How a Buddhist monk turned CEO revived Japan Airlines from bankruptcy

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It was the world’s top-performing airline in both passenger and cargo transport for five straight years in the 1980s, culminating in the largest fleet of Boeing 747s the industry had ever seen.

Even before that, Japan Airlines (JAL) was to its nation what Singapore Airlines has been for the Republic: Flagship carrier and emblem of good service.

But then it became a textbook example of what could go wrong in an airline.

When JAL was state-owned and insulated from real-world pressures by its government overseers, it had picked up some bad habits. After privatisation, it lacked the instinct for survival in the open market and the experience required to handle sudden turbulence.

Lurching from one self-inflicted problem to another, and then rocked by a string of global events, it took a nosedive less than a decade ago with debts of ¥2.32 trillion (S$28 billion), more than 100 times its valuation.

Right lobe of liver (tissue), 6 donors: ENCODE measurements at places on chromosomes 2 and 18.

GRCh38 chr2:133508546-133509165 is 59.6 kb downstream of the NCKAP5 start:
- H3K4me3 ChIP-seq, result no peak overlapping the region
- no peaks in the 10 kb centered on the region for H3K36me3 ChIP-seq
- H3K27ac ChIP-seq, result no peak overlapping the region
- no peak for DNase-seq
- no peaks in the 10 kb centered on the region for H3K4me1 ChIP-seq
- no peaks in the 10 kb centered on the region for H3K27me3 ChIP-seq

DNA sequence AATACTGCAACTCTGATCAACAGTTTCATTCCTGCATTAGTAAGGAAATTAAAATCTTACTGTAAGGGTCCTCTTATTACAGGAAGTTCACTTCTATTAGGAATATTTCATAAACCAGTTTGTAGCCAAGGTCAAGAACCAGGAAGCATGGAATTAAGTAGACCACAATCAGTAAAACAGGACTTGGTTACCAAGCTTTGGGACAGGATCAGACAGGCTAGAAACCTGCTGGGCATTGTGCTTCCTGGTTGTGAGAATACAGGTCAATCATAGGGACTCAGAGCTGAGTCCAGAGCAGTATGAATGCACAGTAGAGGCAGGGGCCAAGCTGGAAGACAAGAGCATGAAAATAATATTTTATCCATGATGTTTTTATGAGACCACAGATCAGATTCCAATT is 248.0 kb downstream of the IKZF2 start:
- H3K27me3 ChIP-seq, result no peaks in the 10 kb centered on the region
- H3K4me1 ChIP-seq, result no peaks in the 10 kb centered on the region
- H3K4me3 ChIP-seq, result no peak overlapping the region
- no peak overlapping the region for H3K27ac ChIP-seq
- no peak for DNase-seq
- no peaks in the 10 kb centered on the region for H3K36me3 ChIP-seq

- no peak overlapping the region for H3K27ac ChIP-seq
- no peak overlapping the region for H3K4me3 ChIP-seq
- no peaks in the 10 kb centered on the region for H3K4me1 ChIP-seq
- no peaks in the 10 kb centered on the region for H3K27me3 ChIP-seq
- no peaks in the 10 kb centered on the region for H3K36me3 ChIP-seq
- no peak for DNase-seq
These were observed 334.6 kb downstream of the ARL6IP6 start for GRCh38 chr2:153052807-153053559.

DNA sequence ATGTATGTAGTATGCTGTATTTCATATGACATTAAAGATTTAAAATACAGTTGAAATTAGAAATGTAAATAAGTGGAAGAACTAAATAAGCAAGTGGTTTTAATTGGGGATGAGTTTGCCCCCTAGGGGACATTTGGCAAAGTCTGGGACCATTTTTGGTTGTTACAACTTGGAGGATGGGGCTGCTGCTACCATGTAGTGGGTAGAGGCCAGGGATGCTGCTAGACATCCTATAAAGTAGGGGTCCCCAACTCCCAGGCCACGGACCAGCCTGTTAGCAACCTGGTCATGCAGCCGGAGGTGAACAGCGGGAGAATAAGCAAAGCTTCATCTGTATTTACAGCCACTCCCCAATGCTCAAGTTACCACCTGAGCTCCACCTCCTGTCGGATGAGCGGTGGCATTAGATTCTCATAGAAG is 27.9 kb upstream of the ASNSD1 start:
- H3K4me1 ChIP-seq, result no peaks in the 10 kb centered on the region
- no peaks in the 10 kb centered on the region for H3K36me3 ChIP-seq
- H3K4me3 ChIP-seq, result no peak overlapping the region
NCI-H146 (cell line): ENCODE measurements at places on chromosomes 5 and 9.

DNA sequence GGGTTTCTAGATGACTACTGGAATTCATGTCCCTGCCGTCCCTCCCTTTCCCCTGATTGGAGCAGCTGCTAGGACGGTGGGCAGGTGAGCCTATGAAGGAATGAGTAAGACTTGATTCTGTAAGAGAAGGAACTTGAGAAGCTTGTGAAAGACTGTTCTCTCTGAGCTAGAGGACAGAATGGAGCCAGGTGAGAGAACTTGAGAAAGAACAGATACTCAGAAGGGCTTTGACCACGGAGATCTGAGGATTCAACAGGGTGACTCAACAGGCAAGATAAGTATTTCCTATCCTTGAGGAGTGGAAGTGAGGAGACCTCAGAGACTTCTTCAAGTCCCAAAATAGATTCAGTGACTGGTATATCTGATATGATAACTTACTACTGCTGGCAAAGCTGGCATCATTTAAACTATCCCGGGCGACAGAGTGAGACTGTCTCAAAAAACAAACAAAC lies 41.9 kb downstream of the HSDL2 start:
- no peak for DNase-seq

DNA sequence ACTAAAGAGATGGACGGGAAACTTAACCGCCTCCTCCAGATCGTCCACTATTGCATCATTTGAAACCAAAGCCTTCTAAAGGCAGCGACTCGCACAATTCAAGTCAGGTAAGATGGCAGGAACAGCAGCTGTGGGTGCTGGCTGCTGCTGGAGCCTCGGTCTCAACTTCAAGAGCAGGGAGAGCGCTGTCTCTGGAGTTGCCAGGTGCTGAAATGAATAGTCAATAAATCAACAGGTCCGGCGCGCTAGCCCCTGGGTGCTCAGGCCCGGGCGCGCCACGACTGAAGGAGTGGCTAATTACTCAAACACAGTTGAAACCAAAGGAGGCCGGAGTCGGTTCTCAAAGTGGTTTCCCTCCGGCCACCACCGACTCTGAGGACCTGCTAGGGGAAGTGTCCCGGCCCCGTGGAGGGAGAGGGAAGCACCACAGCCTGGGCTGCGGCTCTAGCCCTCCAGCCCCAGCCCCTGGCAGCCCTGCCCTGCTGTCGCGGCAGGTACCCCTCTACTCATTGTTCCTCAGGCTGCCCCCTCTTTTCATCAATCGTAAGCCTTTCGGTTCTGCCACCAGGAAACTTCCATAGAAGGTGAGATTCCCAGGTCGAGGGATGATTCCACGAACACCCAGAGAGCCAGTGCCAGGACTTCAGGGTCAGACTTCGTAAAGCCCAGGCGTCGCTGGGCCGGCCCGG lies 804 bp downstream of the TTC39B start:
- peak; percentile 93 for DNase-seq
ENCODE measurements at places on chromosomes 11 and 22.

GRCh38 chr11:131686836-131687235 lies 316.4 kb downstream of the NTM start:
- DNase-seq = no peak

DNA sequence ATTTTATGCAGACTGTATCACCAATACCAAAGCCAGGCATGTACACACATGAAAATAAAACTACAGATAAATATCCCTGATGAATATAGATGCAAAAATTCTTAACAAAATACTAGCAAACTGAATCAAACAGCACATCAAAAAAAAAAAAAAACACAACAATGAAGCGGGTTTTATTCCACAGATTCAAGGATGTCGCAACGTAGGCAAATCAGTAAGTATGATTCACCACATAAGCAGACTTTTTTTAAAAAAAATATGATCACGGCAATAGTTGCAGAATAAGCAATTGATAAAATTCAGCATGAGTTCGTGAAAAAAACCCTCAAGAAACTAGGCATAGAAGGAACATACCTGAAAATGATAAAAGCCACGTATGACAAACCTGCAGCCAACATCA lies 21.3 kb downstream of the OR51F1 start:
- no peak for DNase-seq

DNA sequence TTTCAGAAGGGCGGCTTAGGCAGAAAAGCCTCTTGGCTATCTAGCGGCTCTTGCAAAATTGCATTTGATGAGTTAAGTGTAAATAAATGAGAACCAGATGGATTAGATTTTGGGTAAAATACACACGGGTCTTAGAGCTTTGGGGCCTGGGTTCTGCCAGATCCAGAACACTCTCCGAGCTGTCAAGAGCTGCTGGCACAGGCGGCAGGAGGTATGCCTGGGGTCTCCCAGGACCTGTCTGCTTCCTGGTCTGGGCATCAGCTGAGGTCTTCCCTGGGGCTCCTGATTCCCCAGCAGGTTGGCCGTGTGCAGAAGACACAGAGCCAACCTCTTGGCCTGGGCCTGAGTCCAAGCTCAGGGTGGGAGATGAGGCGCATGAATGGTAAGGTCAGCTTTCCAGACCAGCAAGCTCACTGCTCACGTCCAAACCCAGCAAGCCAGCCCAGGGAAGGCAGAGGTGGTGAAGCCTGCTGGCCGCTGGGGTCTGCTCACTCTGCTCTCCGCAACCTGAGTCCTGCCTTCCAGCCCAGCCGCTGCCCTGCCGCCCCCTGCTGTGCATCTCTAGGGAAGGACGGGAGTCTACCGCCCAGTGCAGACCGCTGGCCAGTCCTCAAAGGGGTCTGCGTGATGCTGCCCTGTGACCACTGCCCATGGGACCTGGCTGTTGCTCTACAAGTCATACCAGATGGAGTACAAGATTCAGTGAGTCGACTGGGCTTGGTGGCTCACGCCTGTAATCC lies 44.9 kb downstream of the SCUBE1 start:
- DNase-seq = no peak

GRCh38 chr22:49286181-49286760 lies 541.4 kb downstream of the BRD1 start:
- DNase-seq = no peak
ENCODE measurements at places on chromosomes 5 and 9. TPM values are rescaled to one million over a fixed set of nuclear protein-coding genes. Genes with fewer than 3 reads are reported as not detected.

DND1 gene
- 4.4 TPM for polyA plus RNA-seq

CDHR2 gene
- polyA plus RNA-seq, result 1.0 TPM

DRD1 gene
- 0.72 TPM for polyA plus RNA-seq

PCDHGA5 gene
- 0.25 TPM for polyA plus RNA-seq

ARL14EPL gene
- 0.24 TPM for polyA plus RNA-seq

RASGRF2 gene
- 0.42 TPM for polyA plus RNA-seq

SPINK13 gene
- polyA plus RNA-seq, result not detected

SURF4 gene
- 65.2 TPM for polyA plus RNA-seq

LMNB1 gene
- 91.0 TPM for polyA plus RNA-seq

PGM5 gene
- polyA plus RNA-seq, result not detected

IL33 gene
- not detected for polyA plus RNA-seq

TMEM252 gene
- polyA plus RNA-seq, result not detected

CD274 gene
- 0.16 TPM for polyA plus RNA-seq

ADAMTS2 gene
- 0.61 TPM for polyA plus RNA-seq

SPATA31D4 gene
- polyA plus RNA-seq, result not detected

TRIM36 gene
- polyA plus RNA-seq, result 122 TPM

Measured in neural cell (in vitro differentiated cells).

JAL grounded more than 100 jets and trimmed almost 50 routes after filing for bankruptcy protection.
The company grounded more than 100 jets and trimmed almost 50 loss-making routes after it filed for bankruptcy protection.

Its bankruptcy in 2010 was the largest in Japan outside the financial industry. Its saviour was 77-year-old retiree and ordained Buddhist monk Kazuo Inamori, who became its chief executive officer and chairman with no previous experience in the aviation industry.

Divine intervention or otherwise, he performed a miracle in making JAL the world’s most profitable airline within two years.

The story of one of the biggest corporate turnarounds in Japan’s history is told in Inside the Storm, a series about how major companies are run in high-pressure situations and how they adapt in times of crisis to compete better.


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